The FDA’s Center for Veterinary Medicine (CVM) this week issued its fourth progress report outlining its actions promoting judicious use of antimicrobials in livestock. The FDA’s efforts in this area have focused on reducing the use of medically important antimicrobials administered through feed, particularly those used to improve animal performance, and to bring other uses of those products under the oversight of veterinarians. To address those goals, the FDA issued its Guidance for Industry 213 in December of 2013. That guidance calls on drug sponsors, by December 2016, to voluntarily remove indications for use related to growth promotion from product labels of medically important feed-grade antimicrobials. According to the FDA/CVM, there were 293 applications initially affected by Guidance 213. All of the affected drug sponsors have indicated they intend to comply with the voluntary guidance by the December deadline, and some already have begun implementing the recommended changes. Three applications have been converted from over-the-counter to prescription dispensing status, production indications have been withdrawn from one application and 35 affected applications have been completely withdrawn. Also, in June 2015, the agency issued its final veterinary feed directive (VFD) rule, which places the use of medically important antimicrobials, used in feed for prevention, control or treatment of disease, under the oversight of veterinarians. Many of those products have been available for over-the-counter purchase. Once the changes recommended by Guidance 213 are fully implemented, medically important antimicrobials intended for use in animal feed will be limited to use under a VFD order issued by a licensed veterinarian. The rule also specifies that veterinarians can issue VFD orders only in the context of a valid veterinarian-client-patient relationship (VCPR). In December 2015, FDA another document, draft Guidance for Industry #233, which is titled “Veterinary Feed Directive Common Format Questions and Answers.” The draft guidance is intended to help drug sponsors meet certain requirements for VFD drug approval. FDA began accepting public comments on draft Guidance 233 on December 1, 2015, and the comment period will continue until January 30. To electronically submit comments to the docket, visit regulations.gov and type FDA-2010-N-0155 in the search box. For these efforts to provide much value to the public, the FDA and other agencies will need to quantify their effects on antimicrobial use and, ultimately, on antimicrobial-resistance trends. Toward that goal, in May 2015 the agency proposed revisions to its annual reporting requirements for drug sponsors of antimicrobials sold or distributed for use in food-producing animals in order to obtain estimates of sales broken out by major food-producing species. Also the FDA, USDA and the Centers for Disease Control and Prevention are working together to develop and implement a plan to collect additional data on estimated antibiotic use in food-producing animals. The agencies held a public meeting in September 2015, and intend to finalize this data collection plan in 2016.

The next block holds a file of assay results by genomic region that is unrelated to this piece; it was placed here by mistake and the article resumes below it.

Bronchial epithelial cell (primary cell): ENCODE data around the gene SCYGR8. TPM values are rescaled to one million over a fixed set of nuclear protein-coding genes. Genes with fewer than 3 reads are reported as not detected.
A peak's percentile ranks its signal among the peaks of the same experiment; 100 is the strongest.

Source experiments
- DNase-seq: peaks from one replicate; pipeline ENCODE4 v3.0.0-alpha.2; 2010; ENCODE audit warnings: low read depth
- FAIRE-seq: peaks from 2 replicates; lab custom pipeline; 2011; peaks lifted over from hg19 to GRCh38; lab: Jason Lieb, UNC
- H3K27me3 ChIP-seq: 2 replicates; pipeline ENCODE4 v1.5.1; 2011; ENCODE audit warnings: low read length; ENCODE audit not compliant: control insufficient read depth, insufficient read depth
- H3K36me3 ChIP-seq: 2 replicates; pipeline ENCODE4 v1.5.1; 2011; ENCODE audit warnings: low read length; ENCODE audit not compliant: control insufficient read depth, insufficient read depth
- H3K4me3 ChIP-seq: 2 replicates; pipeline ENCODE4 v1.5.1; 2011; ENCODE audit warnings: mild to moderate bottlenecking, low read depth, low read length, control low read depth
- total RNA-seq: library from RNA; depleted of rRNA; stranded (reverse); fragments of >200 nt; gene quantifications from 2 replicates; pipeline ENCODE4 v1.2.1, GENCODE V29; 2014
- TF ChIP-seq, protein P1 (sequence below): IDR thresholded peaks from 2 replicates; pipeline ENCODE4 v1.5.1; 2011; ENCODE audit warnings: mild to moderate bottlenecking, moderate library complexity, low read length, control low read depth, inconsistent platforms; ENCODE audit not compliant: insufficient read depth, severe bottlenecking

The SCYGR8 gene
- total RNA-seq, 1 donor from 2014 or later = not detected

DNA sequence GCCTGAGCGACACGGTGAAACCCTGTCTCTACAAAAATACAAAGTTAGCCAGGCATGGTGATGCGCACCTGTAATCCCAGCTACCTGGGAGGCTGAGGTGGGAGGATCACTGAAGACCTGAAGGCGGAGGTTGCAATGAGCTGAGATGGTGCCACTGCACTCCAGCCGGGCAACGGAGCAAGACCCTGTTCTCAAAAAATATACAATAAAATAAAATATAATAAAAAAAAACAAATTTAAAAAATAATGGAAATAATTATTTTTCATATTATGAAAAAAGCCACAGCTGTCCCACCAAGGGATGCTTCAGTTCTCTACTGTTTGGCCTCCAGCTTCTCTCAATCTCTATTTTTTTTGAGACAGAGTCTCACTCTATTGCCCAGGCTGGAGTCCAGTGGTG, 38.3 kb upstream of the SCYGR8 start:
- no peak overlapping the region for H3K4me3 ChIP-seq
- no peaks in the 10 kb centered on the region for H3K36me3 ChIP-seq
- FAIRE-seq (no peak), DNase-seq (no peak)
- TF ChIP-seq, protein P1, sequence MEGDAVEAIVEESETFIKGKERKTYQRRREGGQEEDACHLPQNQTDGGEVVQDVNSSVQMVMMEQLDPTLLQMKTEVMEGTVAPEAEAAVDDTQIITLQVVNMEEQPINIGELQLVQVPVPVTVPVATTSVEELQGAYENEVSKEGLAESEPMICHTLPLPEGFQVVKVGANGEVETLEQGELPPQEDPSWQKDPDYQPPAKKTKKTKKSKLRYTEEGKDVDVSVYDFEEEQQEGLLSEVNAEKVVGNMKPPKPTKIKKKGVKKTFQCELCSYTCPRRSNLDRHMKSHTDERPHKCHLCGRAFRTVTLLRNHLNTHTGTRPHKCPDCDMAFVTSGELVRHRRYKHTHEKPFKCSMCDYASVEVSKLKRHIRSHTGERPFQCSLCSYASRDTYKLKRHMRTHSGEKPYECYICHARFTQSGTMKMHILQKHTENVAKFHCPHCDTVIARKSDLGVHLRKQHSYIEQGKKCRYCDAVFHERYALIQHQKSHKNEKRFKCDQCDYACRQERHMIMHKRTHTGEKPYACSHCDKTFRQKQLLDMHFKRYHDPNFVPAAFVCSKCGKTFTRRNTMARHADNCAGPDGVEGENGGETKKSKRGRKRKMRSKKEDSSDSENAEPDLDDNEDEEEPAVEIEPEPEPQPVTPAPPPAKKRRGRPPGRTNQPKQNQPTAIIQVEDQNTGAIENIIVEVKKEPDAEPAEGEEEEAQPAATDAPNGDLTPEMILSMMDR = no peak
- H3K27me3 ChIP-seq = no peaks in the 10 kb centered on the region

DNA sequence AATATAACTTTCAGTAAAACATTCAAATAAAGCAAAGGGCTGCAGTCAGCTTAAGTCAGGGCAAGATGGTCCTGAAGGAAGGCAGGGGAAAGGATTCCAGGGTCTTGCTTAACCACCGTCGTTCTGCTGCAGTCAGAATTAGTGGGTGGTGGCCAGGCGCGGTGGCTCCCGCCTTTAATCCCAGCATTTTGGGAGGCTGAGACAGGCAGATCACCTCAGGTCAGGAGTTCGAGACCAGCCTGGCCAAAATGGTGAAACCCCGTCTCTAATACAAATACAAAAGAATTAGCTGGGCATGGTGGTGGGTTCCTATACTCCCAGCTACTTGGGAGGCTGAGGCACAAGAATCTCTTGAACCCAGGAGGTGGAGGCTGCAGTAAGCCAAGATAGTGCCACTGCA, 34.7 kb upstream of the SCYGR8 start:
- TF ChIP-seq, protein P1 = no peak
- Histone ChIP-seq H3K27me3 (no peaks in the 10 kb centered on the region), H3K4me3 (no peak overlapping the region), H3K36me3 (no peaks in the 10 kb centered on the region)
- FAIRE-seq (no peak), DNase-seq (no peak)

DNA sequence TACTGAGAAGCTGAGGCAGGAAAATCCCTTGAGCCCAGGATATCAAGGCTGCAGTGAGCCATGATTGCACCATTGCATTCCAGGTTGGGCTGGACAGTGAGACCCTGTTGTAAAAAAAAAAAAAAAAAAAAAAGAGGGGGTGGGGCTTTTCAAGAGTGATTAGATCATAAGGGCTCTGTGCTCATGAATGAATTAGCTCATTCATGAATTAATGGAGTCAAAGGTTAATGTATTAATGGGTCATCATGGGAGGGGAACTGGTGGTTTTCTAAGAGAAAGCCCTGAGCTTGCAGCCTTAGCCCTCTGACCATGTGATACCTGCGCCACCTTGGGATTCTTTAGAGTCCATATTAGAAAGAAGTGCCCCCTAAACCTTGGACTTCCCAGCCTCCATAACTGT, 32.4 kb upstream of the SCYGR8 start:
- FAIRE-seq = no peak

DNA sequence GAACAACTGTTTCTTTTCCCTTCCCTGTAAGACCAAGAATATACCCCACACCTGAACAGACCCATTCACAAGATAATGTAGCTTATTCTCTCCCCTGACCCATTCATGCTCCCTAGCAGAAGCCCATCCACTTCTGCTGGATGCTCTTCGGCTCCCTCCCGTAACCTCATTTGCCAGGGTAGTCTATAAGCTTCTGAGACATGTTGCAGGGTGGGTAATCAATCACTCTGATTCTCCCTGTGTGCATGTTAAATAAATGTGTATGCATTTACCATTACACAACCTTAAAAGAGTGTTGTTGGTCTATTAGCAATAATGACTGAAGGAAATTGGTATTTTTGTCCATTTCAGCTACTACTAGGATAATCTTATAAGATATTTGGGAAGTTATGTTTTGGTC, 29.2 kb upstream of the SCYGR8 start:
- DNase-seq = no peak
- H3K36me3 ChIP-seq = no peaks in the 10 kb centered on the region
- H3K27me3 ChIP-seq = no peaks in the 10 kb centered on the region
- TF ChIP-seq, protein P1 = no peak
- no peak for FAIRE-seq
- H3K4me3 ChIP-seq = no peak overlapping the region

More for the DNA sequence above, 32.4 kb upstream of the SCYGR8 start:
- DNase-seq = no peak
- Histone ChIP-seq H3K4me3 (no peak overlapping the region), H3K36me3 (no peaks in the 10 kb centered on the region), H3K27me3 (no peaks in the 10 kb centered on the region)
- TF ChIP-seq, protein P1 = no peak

Monsanto sues California agency to stop listing of glyphosate as carcinogen Agri-Pulse Communications By Stephen Davies Monsanto has fired a pre-emptive strike in an attempt to stop the state of California from adding glyphosate, aka Roundup, to its list of chemicals “known . . . to cause cancer.” The placement of the world's most widely used herbicide on the Proposition 65 list, the company said in a complaint filed Jan. 21 in the Superior Court of California for Fresno County, “would cause irreparable injury to Monsanto and the public (and) would adversely affect Monsanto's reputation for manufacturing safe and reliable herbicides; would potentially result in lost sales due to consumer deselection of glyphosate-based herbicides; and would require Monsanto to spend significant sums of money to re-label and re-shelf its products.” The state's Office of Environmental Health Hazard Assessment (OEHHA) wrongly relied on a determination in March by the International Agency for Research on Cancer (IARC) that glyphosate is a probable carcinogen, Monsanto said. IARC is an arm of the U.N.'s World Health Organization. But OEHHA contends that it doesn't have to make its own scientific determination. In fact, it said when it proposed to place glyphosate, parathion and malathion on the list in September that under its own regulations, it “cannot consider scientific arguments concerning the weight or quality of the evidence considered by IARC when it identified these chemicals and will not respond to such comments if they are submitted.” Monsanto contends that by proposing to place glyphosate on the Prop 65 list, “OEHHA effectively elevated the determination of an ad hoc committee of an unelected, foreign body, which answers to no United States official (let alone any California state official), over the conclusions of its own scientific experts.” In a news release, Monsanto alleged that “the members of the ad hoc IARC working group were hand-picked and conducted their assessment in a non-transparent process.” Further, it said that “unlike regulatory risk assessments, the IARC classification process followed non-standard procedures and selectively included and interpreted only a subset of the data actually available on glyphosate.” OEHHA had reached the opposite conclusion on glyphosate in 2007 when it conducted a review of the same studies as part of the process of establishing a Public Health Goal for drinking water, Monsanto said. “Based on the weight of evidence, glyphosate is judged unlikely to pose a cancer hazard to humans,” OEHHA said then. The lawsuit alleges that the Prop 65 listing process violates provisions of the U.S. and California constitutions guaranteeing due process and free speech, “If glyphosate is added to the Proposition 65 list, Monsanto will be required to provide a ‘clear and reasonable warning' on its glyphosate-based products that states that (they) contain a chemical ‘known to the state to cause cancer.' However, OEHHA's scientific experts in fact reached the opposite conclusion -- namely, that glyphosate is “unlikely to pose a cancer hazard to humans.” As such, the Proposition 65 warning requirement, as applied to glyphosate, would compel Monsanto to affix false and/or misleading statements to its products. Such compelled commercial speech does not advance any legitimate or substantial government interest.”